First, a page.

Greg "The Hammer" Valentine had grown stale some time around 1987. The Honky Tonk Man had been sliding downhill since dropping the Intercontinental Title to The Ultimate Warrior in an unceremonious squash match at Summerslam. So the WWF paired them up under mutual manager Jimmy Hart and named the team "Rhythm & Blues." One problem, though: Greg Valentine's character had nothing at all to do with music. Of any kind. At all.

A bottle of black hair dye, some cheap sunglasses and a bedazzled Elvis Presley jacket changed that in a hurry. All of a sudden, The Hammer was doing The World's Worst Elvis Impersonation, gyrating his hips and pretending to play a guitar and sing backup for Honky Tonk on the group's theme, which they "performed" at Wrestlemania. Diamond Dallas Page even drove them to the ring in a pink Cadillac, more than a decade before DDP would join the official WWE roster.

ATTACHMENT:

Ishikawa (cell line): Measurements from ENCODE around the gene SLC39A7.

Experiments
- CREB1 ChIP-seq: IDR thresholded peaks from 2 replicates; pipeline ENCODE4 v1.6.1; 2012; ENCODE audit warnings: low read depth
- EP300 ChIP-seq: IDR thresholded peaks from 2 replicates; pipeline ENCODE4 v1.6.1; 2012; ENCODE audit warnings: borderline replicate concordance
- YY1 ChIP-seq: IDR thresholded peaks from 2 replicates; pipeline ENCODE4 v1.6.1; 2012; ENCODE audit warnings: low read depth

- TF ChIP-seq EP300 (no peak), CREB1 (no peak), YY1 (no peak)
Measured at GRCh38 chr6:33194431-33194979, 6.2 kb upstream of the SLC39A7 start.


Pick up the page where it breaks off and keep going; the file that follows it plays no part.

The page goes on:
Take it away, Honky...

Come on, baby, hold me tight
Tell old Honky want you need tonight
(Girls: We need a hunka hunka Honky love! We need a hunka hunka Honky love!)
I'm the one you've been dreaming of
You know you gotta gotta gotta have some HON-KY love!
Put your arms around me, whisper in my ear
Tell old Honky what he likes to hear
(Girls: We need a hunka hunka Honky love! We need a hunka hunka Honky love!)
I'm the one you've been dreaming of
You know you gotta gotta gotta have some HON-KY love!
Ah shake, rattle and roll!
Play that rhythm and blues!
Don't be CRUEL now!

Come on, baby, squeeze me tight
Tell old Honky what he wants tonight
(Girls: We need a hunka hunka Honky love! We need a hunka hunka Honky love!)
I'm the one you've been dreaming of
You know you gotta gotta gotta have some HON-KY love!
(Girls: We need a hunka hunka Honky love! We need a hunka hunka Honky love!)

"Tell old Honky what you need tonight." Aren't those just the words every woman longs to hear?

See you next week.

E-MAIL DENNY
BROWSE THE CIRCA ARCHIVES